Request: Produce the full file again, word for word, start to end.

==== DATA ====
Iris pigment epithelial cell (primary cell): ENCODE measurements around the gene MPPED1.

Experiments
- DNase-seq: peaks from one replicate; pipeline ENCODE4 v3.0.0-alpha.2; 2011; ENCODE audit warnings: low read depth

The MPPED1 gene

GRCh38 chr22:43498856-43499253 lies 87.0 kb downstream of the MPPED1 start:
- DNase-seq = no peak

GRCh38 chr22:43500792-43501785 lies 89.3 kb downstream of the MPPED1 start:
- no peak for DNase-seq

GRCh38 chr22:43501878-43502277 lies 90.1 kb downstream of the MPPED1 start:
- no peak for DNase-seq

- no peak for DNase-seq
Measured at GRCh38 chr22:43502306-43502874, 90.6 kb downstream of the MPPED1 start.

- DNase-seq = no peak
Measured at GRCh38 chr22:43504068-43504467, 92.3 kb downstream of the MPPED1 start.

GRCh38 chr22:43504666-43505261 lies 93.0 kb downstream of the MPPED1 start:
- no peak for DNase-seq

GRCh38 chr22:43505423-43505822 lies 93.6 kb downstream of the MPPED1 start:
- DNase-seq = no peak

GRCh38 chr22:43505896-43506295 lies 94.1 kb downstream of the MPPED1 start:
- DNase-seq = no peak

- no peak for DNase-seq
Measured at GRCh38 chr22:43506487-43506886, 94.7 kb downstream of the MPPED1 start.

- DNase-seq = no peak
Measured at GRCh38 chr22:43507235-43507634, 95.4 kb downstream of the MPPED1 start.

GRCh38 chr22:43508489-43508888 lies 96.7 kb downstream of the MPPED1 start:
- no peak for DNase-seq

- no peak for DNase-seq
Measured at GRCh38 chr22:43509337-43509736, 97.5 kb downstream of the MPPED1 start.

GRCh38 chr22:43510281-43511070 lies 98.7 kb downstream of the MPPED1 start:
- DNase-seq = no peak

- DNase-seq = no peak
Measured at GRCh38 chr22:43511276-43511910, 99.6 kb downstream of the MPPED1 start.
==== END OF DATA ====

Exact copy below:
Iris pigment epithelial cell (primary cell): ENCODE measurements around the gene MPPED1.

Experiments
- DNase-seq: peaks from one replicate; pipeline ENCODE4 v3.0.0-alpha.2; 2011; ENCODE audit warnings: low read depth

The MPPED1 gene

GRCh38 chr22:43498856-43499253 lies 87.0 kb downstream of the MPPED1 start:
- DNase-seq = no peak

GRCh38 chr22:43500792-43501785 lies 89.3 kb downstream of the MPPED1 start:
- no peak for DNase-seq

GRCh38 chr22:43501878-43502277 lies 90.1 kb downstream of the MPPED1 start:
- no peak for DNase-seq

- no peak for DNase-seq
Measured at GRCh38 chr22:43502306-43502874, 90.6 kb downstream of the MPPED1 start.

- DNase-seq = no peak
Measured at GRCh38 chr22:43504068-43504467, 92.3 kb downstream of the MPPED1 start.

GRCh38 chr22:43504666-43505261 lies 93.0 kb downstream of the MPPED1 start:
- no peak for DNase-seq

GRCh38 chr22:43505423-43505822 lies 93.6 kb downstream of the MPPED1 start:
- DNase-seq = no peak

GRCh38 chr22:43505896-43506295 lies 94.1 kb downstream of the MPPED1 start:
- DNase-seq = no peak

- no peak for DNase-seq
Measured at GRCh38 chr22:43506487-43506886, 94.7 kb downstream of the MPPED1 start.

- DNase-seq = no peak
Measured at GRCh38 chr22:43507235-43507634, 95.4 kb downstream of the MPPED1 start.

GRCh38 chr22:43508489-43508888 lies 96.7 kb downstream of the MPPED1 start:
- no peak for DNase-seq

- no peak for DNase-seq
Measured at GRCh38 chr22:43509337-43509736, 97.5 kb downstream of the MPPED1 start.

GRCh38 chr22:43510281-43511070 lies 98.7 kb downstream of the MPPED1 start:
- DNase-seq = no peak

- DNase-seq = no peak
Measured at GRCh38 chr22:43511276-43511910, 99.6 kb downstream of the MPPED1 start.